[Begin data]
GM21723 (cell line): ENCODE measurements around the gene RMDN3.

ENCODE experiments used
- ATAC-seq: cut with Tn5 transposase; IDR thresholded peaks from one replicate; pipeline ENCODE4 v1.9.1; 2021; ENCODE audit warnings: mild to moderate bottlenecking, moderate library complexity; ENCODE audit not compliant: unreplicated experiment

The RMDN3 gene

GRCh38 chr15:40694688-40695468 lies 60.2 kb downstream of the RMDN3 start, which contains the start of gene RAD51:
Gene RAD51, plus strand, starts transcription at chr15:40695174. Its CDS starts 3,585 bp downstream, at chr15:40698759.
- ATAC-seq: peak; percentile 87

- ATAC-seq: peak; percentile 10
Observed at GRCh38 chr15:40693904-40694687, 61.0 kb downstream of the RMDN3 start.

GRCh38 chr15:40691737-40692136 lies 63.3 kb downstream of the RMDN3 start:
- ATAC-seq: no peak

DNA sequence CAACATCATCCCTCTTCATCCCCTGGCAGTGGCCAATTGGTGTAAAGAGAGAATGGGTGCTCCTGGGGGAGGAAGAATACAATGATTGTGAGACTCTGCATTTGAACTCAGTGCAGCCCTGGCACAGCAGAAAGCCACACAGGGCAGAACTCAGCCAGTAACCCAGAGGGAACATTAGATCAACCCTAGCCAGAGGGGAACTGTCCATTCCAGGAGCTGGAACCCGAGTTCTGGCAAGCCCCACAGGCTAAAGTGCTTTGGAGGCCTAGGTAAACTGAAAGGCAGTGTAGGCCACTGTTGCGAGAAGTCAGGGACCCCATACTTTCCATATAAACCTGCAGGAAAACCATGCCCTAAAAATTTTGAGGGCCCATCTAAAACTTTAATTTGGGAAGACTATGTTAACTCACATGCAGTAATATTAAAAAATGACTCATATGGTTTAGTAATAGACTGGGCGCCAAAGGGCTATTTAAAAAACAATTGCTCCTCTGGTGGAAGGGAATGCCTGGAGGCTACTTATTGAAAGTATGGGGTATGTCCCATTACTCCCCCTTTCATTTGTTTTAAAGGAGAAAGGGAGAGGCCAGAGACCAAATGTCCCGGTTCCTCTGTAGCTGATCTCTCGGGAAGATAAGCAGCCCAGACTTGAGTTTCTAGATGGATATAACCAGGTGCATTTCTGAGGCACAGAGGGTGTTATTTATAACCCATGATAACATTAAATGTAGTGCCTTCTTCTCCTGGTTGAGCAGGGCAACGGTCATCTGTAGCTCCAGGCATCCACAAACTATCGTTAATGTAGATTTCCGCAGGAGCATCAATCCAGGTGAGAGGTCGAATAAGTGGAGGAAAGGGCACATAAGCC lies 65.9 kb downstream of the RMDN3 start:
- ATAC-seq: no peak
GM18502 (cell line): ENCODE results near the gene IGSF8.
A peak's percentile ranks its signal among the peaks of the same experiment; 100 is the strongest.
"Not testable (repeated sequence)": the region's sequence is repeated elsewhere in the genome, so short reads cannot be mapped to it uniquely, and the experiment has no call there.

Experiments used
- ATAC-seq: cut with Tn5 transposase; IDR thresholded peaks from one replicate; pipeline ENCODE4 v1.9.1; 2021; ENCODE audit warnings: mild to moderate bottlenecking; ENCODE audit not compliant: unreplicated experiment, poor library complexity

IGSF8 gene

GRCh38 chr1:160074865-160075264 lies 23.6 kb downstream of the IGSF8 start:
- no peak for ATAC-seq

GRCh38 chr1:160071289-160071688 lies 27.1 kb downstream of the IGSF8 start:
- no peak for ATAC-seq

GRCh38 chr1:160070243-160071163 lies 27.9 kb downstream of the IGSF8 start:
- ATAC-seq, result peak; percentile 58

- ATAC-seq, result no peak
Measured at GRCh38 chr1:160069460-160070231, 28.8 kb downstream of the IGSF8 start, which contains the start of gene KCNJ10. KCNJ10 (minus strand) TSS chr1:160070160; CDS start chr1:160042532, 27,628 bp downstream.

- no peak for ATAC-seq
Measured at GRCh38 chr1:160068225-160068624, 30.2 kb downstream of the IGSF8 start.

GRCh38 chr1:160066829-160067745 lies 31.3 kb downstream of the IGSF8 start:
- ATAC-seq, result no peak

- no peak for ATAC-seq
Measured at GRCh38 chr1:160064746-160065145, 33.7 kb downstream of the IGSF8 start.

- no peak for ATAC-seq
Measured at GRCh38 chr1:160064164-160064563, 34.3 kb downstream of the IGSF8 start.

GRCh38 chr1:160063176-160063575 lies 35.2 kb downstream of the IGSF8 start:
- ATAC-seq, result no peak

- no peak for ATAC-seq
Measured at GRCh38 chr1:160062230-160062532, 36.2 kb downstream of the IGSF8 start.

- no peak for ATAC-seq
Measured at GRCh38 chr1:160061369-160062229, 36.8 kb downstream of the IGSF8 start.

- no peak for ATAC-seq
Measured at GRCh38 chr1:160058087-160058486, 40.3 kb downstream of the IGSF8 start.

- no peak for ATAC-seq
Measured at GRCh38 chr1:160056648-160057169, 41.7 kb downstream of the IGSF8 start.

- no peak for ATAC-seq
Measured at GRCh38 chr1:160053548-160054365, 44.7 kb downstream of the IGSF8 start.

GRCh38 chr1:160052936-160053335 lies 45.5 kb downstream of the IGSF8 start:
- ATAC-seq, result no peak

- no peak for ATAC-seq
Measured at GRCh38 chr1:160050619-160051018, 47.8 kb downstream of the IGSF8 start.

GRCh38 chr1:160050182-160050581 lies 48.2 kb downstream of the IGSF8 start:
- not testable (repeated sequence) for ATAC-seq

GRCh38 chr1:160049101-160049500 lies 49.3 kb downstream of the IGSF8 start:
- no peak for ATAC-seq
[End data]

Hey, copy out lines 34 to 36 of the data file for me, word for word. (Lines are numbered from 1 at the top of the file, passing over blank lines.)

- no peak for ATAC-seq
Measured at GRCh38 chr1:160064164-160064563, 34.3 kb downstream of the IGSF8 start.

GRCh38 chr1:160063176-160063575 lies 35.2 kb downstream of the IGSF8 start: